‘This concerns everyone’

Perhaps every generation sees itself on the precipice of something unimaginable and unprecedented, but for our generation this seems warranted.

We have seen our economic system collapse in on itself and are told that the only way to buck it up is to make it even more entrenched in the fabric of our society: by marketising education and healthcare, by forcing the sick and disabled into work, penalising those who cannot work, enforcing harsher discipline for those who do work – the list goes on, as most of you will be very much aware. In short, the only way to save capitalism is to restrict the benefits of modern civilisation to a smaller and smaller elite and to further immiserate those who are excluded, and governments from London to Athens have already shown their willingness to use violence to enforce this.

The coalition’s austerity programme is savage and makes frequent forays into the absurd: a coma patient is declared fit for work, police rush to defend businesses from protesters chanting “pay your taxes.” Our generation has been ordered into a forced march away from all that was worthwhile about our society and into a growing darkness.

Of course I cannot speak for all of the 40 Warwick students who got up early Saturday morning to catch the coach to join thousands on the TUC march, but I suspect the above goes some way to explaining why this diverse group of students, many of them on their way to their first protest, set their alarms for 0630 hours. The first time protesters I spoke to stressed how it was their everyday experience in mid-crisis, mid-austerity Britain that spurred them on; one of them, Edward McNally, put it well: “Taking a step to protest for the first time is a very big thing… reconciling the political and the everyday is one of the greatest things about protest… it concerns everyone.”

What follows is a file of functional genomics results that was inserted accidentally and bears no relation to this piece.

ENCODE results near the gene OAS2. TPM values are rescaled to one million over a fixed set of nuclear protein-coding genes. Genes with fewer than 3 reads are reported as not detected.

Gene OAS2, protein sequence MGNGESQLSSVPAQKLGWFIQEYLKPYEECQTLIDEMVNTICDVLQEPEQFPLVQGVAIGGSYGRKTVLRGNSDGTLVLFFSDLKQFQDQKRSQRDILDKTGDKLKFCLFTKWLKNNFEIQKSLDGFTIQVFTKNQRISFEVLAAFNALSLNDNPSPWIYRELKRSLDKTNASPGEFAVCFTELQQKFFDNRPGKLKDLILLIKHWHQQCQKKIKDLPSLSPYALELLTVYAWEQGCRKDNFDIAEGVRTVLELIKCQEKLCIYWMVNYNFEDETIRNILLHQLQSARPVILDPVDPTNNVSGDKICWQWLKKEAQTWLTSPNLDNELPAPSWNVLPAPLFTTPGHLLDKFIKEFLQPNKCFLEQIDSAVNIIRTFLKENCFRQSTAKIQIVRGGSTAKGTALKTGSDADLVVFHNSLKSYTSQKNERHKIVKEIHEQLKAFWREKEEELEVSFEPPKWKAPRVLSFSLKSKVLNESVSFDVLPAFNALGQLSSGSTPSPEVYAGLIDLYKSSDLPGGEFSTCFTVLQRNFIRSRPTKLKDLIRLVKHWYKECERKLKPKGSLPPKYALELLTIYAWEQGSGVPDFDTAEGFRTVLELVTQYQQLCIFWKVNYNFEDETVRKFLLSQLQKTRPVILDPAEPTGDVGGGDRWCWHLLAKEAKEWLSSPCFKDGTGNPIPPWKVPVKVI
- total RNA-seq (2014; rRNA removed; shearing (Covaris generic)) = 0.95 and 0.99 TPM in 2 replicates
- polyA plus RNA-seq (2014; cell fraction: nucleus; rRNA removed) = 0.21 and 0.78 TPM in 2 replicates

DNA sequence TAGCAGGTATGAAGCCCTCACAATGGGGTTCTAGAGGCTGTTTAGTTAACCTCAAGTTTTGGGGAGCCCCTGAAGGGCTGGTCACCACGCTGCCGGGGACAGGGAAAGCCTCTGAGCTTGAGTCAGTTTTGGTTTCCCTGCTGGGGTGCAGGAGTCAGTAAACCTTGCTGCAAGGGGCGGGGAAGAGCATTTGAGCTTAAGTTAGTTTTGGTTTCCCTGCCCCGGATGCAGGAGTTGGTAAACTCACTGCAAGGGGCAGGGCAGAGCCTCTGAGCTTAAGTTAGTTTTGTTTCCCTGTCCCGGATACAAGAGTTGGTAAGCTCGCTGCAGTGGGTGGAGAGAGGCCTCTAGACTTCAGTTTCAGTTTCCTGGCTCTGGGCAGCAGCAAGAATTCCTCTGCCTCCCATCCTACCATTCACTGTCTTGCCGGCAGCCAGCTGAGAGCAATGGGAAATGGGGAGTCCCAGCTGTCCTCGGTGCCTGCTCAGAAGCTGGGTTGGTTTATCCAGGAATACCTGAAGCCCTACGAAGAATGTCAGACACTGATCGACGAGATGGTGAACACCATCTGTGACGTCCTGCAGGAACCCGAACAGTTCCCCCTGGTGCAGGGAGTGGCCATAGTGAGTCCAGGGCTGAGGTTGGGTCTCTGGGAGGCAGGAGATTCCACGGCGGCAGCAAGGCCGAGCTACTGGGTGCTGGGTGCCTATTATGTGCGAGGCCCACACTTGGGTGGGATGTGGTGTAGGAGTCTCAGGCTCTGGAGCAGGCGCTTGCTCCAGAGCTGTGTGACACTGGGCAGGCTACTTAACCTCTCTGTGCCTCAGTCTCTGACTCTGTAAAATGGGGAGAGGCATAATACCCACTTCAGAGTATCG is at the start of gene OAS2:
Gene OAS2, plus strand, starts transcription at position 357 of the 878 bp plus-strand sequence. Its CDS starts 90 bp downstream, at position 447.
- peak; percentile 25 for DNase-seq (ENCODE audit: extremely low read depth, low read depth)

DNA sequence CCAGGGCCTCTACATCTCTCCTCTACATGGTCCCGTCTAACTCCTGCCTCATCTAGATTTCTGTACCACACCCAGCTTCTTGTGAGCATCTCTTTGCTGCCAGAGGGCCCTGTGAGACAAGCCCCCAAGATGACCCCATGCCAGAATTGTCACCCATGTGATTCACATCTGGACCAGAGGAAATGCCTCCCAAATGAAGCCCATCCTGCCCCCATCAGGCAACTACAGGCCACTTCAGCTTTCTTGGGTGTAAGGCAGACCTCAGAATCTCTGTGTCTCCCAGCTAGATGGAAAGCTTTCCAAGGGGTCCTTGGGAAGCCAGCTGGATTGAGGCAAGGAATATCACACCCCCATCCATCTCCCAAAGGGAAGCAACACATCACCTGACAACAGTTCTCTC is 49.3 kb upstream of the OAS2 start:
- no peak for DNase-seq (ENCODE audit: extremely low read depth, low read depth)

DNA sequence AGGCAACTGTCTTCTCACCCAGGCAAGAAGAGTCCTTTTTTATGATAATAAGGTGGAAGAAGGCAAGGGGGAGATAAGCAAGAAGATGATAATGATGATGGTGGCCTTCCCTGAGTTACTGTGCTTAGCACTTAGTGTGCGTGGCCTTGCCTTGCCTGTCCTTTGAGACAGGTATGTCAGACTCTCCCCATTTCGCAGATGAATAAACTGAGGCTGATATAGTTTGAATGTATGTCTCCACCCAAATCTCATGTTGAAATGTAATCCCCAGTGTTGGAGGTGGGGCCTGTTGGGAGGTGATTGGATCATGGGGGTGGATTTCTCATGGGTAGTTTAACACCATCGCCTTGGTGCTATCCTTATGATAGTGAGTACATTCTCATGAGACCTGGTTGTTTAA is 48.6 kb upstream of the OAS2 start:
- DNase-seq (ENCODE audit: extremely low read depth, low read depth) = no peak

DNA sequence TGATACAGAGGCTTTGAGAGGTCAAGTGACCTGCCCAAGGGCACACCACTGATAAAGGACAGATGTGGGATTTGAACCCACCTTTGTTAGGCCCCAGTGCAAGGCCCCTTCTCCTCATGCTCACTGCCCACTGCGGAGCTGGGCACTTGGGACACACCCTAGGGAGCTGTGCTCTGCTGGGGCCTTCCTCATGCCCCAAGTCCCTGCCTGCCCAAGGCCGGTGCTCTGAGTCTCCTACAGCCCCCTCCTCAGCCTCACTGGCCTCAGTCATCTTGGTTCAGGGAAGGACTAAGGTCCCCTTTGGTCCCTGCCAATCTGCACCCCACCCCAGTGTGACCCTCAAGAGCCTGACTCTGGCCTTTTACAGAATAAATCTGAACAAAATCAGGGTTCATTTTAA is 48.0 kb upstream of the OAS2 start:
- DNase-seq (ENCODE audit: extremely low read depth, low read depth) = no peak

You may not have woken up on Sunday feeling that your life had been fundamentally changed by the hundreds of thousands of people who marched through Belfast, Glasgow and London the day before. I certainly didn’t and I was one of them. But if so many thousands hadn’t been willing to unite against austerity on Saturday, let alone repeatedly over the last two years, I would feel significantly less hopeful about the future of my life, the lives of those close to me and society at large.

It is easy to feel yourself detached from the everyday reality of post-recession Britain inside the walls of the Warwick bubble, and it is still the knee-jerk reaction of many to dismiss student activism as being self-indulgent, plain silly and/or little more than a historical re-enactment of the 1960s. In response to this I would like to point out that social mobility in Britain is lower now than in the 1970s and still falling, and that one in five graduates in Britain are unemployed. I would like to propose that it may those of us who hang around inflatable investment banking recruitment stalls and model themselves as the “intellectual capital” of a basically meritocratic and efficient system who are living in the past.

I don’t want to condemn all my fellow students who are concerned about their post-graduation livelihoods; the spectre of living debt-laden life in my mother’s house haunts me at night too. But the definition of a university that our generation was raised on – a stepping stone to a safe and comfortable ledge in the social strata that anyone who works hard enough can use regardless of race, gender or class – is being brutally and, quite frankly, blatantly demolished by the economic crisis and the government’s solutions to it.

That many of us will find ourselves unemployed, unsupported or worse after graduation is only made possible by the fact that many of us are unwilling to fight to make it impossible. I would like to suggest to my fellow students that acting (or not acting) as if nothing is changing is short-sighted and self-destructive. We’re told that we have never and will never again have as much freedom as we do at university, but if we don’t use this freedom to imagine and fight for new ways of organising ourselves and living in the world then we may well lose this freedom and many others besides for our younger siblings, our unborn children and ourselves.This does concern everyone. Pick up your books and rally in the streets.


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